Why is it important to be transparent

Transparent emission data helps companies take responsibility for their impact on the environment and promotes sustainable practices. It builds accountability and credibility as stakeholders can assess the environmental performance accurately.

Transparency also creates a level playing field by encouraging companies to improve their environmental practices and make sustainability a core component of their business strategy. Overall, showing transparent emission data is crucial for fostering sustainability practices, accountability, credibility, and promoting fair competition among companies.

Our technology

By gathering and analyzing live energy data, including production and consumption, we have developed a renewable index that enables you to track and promote sustainable values throughout your entire organization. Our real-time energy consumption and production-based CSR reports provide valuable insights for more informed decision-making.

Leveraging the data we collect, we also develop APIs that can be integrated with battery storage and other IoT devices to ensure that they operate only when you have a surplus of renewable energy or when the grid’s percentage of renewables meets a pre-defined threshold. This approach guarantees maximum renewable energy utilization across all business locations.

We also provide a unique marketing opportunity for your business, showcasing your sustainable journey towards a greener future to your customers, partners, and other stakeholders.

Frequently Asked Questions

Most frequent questions and answers

Does Offsetting work?

While offsetting can be a useful tool for reducing greenhouse gas emissions, it is important to recognize that it is not a silver bullet solution. There are several factors that can limit the effectiveness of offsetting as a climate mitigation strategy:

  1. Additionality: For offsetting to be effective, the emissions reductions achieved through the offsetting project must be additional, meaning that they would not have happened without the offset funding. If the emissions reductions would have occurred anyway, then the offset is not actually reducing emissions.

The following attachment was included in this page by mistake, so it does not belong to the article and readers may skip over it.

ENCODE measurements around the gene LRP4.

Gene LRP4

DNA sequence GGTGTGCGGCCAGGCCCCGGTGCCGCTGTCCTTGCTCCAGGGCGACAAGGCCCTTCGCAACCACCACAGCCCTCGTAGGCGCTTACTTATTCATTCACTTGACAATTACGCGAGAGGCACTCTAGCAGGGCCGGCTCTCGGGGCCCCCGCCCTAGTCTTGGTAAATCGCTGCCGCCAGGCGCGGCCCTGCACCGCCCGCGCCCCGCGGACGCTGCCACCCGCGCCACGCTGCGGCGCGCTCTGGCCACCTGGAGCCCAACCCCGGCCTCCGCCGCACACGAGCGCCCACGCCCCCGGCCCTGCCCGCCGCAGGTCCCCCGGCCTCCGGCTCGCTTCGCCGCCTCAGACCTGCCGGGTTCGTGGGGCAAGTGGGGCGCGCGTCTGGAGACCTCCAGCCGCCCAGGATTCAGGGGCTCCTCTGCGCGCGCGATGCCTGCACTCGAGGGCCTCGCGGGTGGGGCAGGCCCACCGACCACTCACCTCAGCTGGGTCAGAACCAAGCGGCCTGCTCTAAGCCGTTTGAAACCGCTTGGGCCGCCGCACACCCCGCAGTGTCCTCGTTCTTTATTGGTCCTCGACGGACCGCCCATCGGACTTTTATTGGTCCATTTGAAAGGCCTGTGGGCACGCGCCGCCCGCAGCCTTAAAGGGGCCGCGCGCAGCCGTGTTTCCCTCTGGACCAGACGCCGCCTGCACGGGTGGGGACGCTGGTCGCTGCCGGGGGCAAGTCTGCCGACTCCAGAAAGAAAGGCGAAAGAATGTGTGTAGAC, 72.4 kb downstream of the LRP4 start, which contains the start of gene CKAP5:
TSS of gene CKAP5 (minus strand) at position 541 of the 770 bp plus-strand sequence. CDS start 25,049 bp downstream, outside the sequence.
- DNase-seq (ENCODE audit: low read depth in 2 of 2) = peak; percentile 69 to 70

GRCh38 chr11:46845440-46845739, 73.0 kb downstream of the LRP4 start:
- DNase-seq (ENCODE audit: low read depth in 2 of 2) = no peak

2. Permanence: The emissions reductions achieved through the offsetting project must be permanent. If the emissions reductions are only temporary, then the offset is not actually reducing emissions in the long run.

  3. Leakage: Offset projects must avoid ”leakage,” which is when the emissions reductions achieved in one area simply shift emissions to another area.

  4. Double-counting: To be effective, offsetting must avoid double-counting, which is when the same emission reduction is counted by both the company that funded the offset project and the company that received the emissions reduction.

Given these limitations, offsetting should not be seen as a replacement for reducing emissions at the source. Instead, offsetting can be used as a complementary strategy to reduce emissions, but it should be part of a broader approach that includes efforts to reduce emissions through more efficient operations, renewable energy, and other measures.


What is CSRD

The Corporate Sustainability Reporting Directive (CSRD) is a proposal by the European Commission to revise and expand the existing EU Non-Financial Reporting Directive (NFRD) and establish a harmonized EU-wide sustainability reporting standard for companies. The proposed directive aims to increase the level of transparency and disclosure regarding companies’ environmental, social, and governance (ESG) performance by requiring them to report on a broader range of sustainability indicators than the NFRD.

The CSRD would require large EU-listed companies, as well as companies with over 250 employees, to report on a range of sustainability factors such as greenhouse gas emissions, energy use, water use, biodiversity, and human rights. The proposal also introduces mandatory sustainability reporting for companies in the financial sector and includes specific reporting requirements for companies operating in sensitive sectors, such as oil and gas, mining, and forestry.

The CSRD proposal aims to address the current lack of comparability and consistency in sustainability reporting, which can make it difficult for investors and stakeholders to assess the sustainability performance of companies. The directive would establish a common set of reporting standards and requirements for all EU companies, increasing the transparency and reliability of sustainability reporting.

The CSRD is currently a proposal and must pass through the EU legislative process before becoming law. If adopted, the directive would come into effect gradually, with some provisions being implemented as early as 2023 and full compliance required by 2028.

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